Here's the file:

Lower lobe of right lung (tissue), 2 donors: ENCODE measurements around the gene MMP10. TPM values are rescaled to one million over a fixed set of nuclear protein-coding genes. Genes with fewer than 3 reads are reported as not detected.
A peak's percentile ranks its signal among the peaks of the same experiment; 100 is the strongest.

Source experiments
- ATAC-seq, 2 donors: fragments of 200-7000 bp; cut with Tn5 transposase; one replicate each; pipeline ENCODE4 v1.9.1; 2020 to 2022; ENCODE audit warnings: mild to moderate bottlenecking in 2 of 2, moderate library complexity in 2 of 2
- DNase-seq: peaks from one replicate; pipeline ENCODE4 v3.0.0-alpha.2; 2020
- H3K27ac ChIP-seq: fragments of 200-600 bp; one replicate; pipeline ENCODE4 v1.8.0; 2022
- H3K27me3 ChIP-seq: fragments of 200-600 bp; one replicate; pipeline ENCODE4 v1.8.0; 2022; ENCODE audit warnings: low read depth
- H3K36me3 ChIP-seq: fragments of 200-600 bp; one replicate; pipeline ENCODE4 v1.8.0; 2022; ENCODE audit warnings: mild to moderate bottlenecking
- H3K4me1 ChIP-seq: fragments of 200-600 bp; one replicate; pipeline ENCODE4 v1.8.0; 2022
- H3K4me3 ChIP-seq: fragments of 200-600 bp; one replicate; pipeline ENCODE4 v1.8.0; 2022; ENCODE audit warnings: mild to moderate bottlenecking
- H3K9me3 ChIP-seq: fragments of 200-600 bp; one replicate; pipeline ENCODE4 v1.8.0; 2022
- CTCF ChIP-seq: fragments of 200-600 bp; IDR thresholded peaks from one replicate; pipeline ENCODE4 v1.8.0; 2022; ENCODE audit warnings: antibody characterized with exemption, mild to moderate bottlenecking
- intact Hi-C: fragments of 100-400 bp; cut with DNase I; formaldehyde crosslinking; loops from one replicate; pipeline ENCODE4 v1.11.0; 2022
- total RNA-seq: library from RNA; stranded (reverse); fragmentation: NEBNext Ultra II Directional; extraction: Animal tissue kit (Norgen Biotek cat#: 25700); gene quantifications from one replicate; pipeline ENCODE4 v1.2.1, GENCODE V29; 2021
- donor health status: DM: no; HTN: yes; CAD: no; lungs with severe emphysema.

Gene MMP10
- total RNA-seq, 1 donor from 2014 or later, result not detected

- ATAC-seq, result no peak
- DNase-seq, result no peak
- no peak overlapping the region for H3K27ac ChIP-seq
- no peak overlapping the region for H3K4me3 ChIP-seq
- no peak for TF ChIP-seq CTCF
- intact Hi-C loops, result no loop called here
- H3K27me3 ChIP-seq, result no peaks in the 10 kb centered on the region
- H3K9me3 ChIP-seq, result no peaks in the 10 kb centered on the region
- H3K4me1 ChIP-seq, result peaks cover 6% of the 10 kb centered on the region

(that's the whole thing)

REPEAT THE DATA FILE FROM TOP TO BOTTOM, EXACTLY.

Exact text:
Lower lobe of right lung (tissue), 2 donors: ENCODE measurements around the gene MMP10. TPM values are rescaled to one million over a fixed set of nuclear protein-coding genes. Genes with fewer than 3 reads are reported as not detected.
A peak's percentile ranks its signal among the peaks of the same experiment; 100 is the strongest.

Source experiments
- ATAC-seq, 2 donors: fragments of 200-7000 bp; cut with Tn5 transposase; one replicate each; pipeline ENCODE4 v1.9.1; 2020 to 2022; ENCODE audit warnings: mild to moderate bottlenecking in 2 of 2, moderate library complexity in 2 of 2
- DNase-seq: peaks from one replicate; pipeline ENCODE4 v3.0.0-alpha.2; 2020
- H3K27ac ChIP-seq: fragments of 200-600 bp; one replicate; pipeline ENCODE4 v1.8.0; 2022
- H3K27me3 ChIP-seq: fragments of 200-600 bp; one replicate; pipeline ENCODE4 v1.8.0; 2022; ENCODE audit warnings: low read depth
- H3K36me3 ChIP-seq: fragments of 200-600 bp; one replicate; pipeline ENCODE4 v1.8.0; 2022; ENCODE audit warnings: mild to moderate bottlenecking
- H3K4me1 ChIP-seq: fragments of 200-600 bp; one replicate; pipeline ENCODE4 v1.8.0; 2022
- H3K4me3 ChIP-seq: fragments of 200-600 bp; one replicate; pipeline ENCODE4 v1.8.0; 2022; ENCODE audit warnings: mild to moderate bottlenecking
- H3K9me3 ChIP-seq: fragments of 200-600 bp; one replicate; pipeline ENCODE4 v1.8.0; 2022
- CTCF ChIP-seq: fragments of 200-600 bp; IDR thresholded peaks from one replicate; pipeline ENCODE4 v1.8.0; 2022; ENCODE audit warnings: antibody characterized with exemption, mild to moderate bottlenecking
- intact Hi-C: fragments of 100-400 bp; cut with DNase I; formaldehyde crosslinking; loops from one replicate; pipeline ENCODE4 v1.11.0; 2022
- total RNA-seq: library from RNA; stranded (reverse); fragmentation: NEBNext Ultra II Directional; extraction: Animal tissue kit (Norgen Biotek cat#: 25700); gene quantifications from one replicate; pipeline ENCODE4 v1.2.1, GENCODE V29; 2021
- donor health status: DM: no; HTN: yes; CAD: no; lungs with severe emphysema.

Gene MMP10
- total RNA-seq, 1 donor from 2014 or later, result not detected

- ATAC-seq, result no peak
- DNase-seq, result no peak
- no peak overlapping the region for H3K27ac ChIP-seq
- no peak overlapping the region for H3K4me3 ChIP-seq
- no peak for TF ChIP-seq CTCF
- intact Hi-C loops, result no loop called here
- H3K27me3 ChIP-seq, result no peaks in the 10 kb centered on the region
- H3K9me3 ChIP-seq, result no peaks in the 10 kb centered on the region
- H3K4me1 ChIP-seq, result peaks cover 6% of the 10 kb centered on the region